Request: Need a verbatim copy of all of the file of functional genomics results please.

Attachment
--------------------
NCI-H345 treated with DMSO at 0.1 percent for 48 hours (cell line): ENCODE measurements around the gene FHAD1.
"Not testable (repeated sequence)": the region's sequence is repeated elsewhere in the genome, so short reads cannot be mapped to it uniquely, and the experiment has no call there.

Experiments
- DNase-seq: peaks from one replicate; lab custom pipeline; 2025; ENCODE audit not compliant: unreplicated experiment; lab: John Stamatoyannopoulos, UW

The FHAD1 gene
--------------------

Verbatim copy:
NCI-H345 treated with DMSO at 0.1 percent for 48 hours (cell line): ENCODE measurements around the gene FHAD1.
"Not testable (repeated sequence)": the region's sequence is repeated elsewhere in the genome, so short reads cannot be mapped to it uniquely, and the experiment has no call there.

Experiments
- DNase-seq: peaks from one replicate; lab custom pipeline; 2025; ENCODE audit not compliant: unreplicated experiment; lab: John Stamatoyannopoulos, UW

The FHAD1 gene